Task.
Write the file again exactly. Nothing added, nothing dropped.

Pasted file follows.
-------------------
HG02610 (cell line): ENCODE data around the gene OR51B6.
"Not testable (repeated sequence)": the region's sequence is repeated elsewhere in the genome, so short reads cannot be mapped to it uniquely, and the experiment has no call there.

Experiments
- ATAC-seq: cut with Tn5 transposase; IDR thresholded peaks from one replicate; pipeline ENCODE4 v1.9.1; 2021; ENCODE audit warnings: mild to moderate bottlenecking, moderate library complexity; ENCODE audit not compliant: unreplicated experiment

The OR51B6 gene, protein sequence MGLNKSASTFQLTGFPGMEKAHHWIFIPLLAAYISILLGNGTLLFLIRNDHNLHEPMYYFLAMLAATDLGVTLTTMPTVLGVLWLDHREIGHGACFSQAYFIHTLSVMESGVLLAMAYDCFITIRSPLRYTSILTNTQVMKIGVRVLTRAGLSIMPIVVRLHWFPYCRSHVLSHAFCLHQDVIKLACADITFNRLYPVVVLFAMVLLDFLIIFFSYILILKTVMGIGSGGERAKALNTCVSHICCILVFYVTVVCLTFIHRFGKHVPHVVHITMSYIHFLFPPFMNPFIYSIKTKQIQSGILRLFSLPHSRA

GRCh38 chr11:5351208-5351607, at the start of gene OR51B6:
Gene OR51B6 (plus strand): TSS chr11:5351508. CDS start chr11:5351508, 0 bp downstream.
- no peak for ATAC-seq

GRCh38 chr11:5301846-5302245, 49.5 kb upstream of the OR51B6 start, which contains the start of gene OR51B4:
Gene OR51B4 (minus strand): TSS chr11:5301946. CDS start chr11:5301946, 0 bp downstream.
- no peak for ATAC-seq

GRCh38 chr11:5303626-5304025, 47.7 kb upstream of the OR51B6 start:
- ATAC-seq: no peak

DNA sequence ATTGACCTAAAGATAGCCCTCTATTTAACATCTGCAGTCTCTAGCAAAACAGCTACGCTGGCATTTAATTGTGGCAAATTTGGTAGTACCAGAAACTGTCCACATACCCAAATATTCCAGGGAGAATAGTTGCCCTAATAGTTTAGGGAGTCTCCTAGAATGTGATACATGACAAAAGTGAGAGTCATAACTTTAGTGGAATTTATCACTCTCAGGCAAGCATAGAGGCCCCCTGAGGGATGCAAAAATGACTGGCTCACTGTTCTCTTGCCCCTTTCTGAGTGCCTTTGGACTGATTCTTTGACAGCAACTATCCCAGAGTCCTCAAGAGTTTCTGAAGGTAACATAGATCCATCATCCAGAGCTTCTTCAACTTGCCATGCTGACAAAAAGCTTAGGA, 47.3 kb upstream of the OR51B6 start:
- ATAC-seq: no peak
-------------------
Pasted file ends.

HG02610 (cell line): ENCODE data around the gene OR51B6.
"Not testable (repeated sequence)": the region's sequence is repeated elsewhere in the genome, so short reads cannot be mapped to it uniquely, and the experiment has no call there.

Experiments
- ATAC-seq: cut with Tn5 transposase; IDR thresholded peaks from one replicate; pipeline ENCODE4 v1.9.1; 2021; ENCODE audit warnings: mild to moderate bottlenecking, moderate library complexity; ENCODE audit not compliant: unreplicated experiment

The OR51B6 gene, protein sequence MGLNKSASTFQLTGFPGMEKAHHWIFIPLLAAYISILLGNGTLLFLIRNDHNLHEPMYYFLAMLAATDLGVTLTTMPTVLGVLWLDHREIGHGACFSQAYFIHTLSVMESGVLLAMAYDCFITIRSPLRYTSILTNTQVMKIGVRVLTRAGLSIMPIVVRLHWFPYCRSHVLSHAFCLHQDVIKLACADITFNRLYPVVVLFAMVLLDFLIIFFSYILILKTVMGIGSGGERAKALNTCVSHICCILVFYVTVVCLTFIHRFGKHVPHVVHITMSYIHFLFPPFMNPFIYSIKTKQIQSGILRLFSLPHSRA

GRCh38 chr11:5351208-5351607, at the start of gene OR51B6:
Gene OR51B6 (plus strand): TSS chr11:5351508. CDS start chr11:5351508, 0 bp downstream.
- no peak for ATAC-seq

GRCh38 chr11:5301846-5302245, 49.5 kb upstream of the OR51B6 start, which contains the start of gene OR51B4:
Gene OR51B4 (minus strand): TSS chr11:5301946. CDS start chr11:5301946, 0 bp downstream.
- no peak for ATAC-seq

GRCh38 chr11:5303626-5304025, 47.7 kb upstream of the OR51B6 start:
- ATAC-seq: no peak

DNA sequence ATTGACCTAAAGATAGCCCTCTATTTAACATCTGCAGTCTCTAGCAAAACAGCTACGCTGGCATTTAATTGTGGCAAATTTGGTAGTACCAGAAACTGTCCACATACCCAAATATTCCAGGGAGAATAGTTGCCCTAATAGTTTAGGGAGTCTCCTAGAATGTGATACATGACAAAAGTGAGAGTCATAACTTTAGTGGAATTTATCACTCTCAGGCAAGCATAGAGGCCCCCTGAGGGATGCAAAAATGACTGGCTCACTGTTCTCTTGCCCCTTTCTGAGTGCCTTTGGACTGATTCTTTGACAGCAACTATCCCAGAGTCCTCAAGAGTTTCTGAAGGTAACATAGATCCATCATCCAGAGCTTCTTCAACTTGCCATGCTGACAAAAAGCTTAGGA, 47.3 kb upstream of the OR51B6 start:
- ATAC-seq: no peak